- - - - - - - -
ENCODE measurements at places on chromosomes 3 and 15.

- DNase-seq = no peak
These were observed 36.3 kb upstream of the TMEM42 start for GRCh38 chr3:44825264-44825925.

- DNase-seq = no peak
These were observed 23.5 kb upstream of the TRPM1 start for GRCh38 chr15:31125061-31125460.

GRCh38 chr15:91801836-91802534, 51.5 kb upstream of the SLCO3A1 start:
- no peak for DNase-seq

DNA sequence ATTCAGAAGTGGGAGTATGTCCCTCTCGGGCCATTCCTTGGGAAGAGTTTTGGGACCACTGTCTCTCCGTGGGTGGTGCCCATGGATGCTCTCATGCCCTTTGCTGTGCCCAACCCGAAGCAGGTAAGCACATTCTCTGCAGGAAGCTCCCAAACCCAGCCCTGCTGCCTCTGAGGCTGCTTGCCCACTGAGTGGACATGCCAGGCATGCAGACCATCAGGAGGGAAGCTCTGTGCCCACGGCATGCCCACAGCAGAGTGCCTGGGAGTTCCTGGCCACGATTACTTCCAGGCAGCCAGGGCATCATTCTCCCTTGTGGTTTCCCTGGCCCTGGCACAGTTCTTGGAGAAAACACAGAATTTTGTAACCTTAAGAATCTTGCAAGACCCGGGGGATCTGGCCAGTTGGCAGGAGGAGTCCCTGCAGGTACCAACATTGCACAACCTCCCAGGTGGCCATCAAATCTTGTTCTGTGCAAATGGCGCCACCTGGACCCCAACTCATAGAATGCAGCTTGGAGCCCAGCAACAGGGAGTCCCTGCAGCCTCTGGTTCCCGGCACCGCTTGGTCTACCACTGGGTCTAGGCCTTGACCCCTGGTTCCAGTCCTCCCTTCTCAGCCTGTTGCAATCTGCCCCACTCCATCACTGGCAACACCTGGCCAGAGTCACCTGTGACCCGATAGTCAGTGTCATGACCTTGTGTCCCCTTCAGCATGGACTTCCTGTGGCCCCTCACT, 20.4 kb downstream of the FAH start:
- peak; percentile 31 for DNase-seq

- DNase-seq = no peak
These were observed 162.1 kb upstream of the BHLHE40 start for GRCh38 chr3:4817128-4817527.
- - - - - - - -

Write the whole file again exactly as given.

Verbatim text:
ENCODE measurements at places on chromosomes 3 and 15.

- DNase-seq = no peak
These were observed 36.3 kb upstream of the TMEM42 start for GRCh38 chr3:44825264-44825925.

- DNase-seq = no peak
These were observed 23.5 kb upstream of the TRPM1 start for GRCh38 chr15:31125061-31125460.

GRCh38 chr15:91801836-91802534, 51.5 kb upstream of the SLCO3A1 start:
- no peak for DNase-seq

DNA sequence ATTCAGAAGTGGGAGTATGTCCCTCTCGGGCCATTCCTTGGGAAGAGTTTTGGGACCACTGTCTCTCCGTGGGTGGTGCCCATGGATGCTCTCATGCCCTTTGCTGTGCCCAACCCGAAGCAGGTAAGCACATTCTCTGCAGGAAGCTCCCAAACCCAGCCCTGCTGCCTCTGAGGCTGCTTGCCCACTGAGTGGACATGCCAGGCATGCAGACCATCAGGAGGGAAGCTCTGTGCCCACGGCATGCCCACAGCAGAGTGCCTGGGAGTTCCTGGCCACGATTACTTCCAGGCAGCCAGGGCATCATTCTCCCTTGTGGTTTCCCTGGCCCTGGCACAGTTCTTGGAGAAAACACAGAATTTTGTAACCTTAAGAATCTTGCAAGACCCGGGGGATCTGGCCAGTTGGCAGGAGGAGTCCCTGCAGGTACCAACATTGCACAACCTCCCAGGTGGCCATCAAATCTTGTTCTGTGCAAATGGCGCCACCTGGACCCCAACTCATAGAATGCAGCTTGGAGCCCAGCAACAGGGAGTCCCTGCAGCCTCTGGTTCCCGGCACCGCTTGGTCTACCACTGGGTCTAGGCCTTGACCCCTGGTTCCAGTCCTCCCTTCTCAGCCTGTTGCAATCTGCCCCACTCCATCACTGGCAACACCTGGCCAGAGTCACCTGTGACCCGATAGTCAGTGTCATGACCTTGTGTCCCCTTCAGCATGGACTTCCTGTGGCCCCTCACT, 20.4 kb downstream of the FAH start:
- peak; percentile 31 for DNase-seq

- DNase-seq = no peak
These were observed 162.1 kb upstream of the BHLHE40 start for GRCh38 chr3:4817128-4817527.